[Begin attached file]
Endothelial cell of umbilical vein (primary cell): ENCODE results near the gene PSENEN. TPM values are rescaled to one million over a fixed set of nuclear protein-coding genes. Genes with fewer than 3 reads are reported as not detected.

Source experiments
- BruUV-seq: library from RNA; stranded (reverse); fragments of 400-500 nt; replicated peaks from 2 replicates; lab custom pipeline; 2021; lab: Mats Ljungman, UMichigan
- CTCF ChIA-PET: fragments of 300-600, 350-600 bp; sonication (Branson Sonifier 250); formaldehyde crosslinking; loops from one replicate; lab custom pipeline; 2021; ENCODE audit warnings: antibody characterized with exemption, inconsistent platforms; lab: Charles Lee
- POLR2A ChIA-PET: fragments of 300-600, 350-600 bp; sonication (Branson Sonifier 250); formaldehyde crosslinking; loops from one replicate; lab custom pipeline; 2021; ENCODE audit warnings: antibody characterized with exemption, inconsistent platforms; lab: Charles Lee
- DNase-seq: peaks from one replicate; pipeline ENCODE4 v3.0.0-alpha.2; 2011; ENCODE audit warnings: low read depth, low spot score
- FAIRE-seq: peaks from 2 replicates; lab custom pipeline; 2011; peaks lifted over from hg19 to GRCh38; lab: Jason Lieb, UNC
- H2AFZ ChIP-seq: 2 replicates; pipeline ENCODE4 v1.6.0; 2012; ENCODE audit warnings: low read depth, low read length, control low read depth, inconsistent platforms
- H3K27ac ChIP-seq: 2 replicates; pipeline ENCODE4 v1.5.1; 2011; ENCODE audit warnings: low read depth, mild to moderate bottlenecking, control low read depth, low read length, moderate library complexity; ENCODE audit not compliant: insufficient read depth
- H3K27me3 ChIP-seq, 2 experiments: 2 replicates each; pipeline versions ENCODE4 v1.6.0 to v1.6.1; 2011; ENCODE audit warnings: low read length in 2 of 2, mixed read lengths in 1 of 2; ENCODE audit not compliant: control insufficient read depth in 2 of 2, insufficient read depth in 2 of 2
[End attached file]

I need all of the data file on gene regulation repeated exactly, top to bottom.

Endothelial cell of umbilical vein (primary cell): ENCODE results near the gene PSENEN. TPM values are rescaled to one million over a fixed set of nuclear protein-coding genes. Genes with fewer than 3 reads are reported as not detected.

Source experiments
- BruUV-seq: library from RNA; stranded (reverse); fragments of 400-500 nt; replicated peaks from 2 replicates; lab custom pipeline; 2021; lab: Mats Ljungman, UMichigan
- CTCF ChIA-PET: fragments of 300-600, 350-600 bp; sonication (Branson Sonifier 250); formaldehyde crosslinking; loops from one replicate; lab custom pipeline; 2021; ENCODE audit warnings: antibody characterized with exemption, inconsistent platforms; lab: Charles Lee
- POLR2A ChIA-PET: fragments of 300-600, 350-600 bp; sonication (Branson Sonifier 250); formaldehyde crosslinking; loops from one replicate; lab custom pipeline; 2021; ENCODE audit warnings: antibody characterized with exemption, inconsistent platforms; lab: Charles Lee
- DNase-seq: peaks from one replicate; pipeline ENCODE4 v3.0.0-alpha.2; 2011; ENCODE audit warnings: low read depth, low spot score
- FAIRE-seq: peaks from 2 replicates; lab custom pipeline; 2011; peaks lifted over from hg19 to GRCh38; lab: Jason Lieb, UNC
- H2AFZ ChIP-seq: 2 replicates; pipeline ENCODE4 v1.6.0; 2012; ENCODE audit warnings: low read depth, low read length, control low read depth, inconsistent platforms
- H3K27ac ChIP-seq: 2 replicates; pipeline ENCODE4 v1.5.1; 2011; ENCODE audit warnings: low read depth, mild to moderate bottlenecking, control low read depth, low read length, moderate library complexity; ENCODE audit not compliant: insufficient read depth
- H3K27me3 ChIP-seq, 2 experiments: 2 replicates each; pipeline versions ENCODE4 v1.6.0 to v1.6.1; 2011; ENCODE audit warnings: low read length in 2 of 2, mixed read lengths in 1 of 2; ENCODE audit not compliant: control insufficient read depth in 2 of 2, insufficient read depth in 2 of 2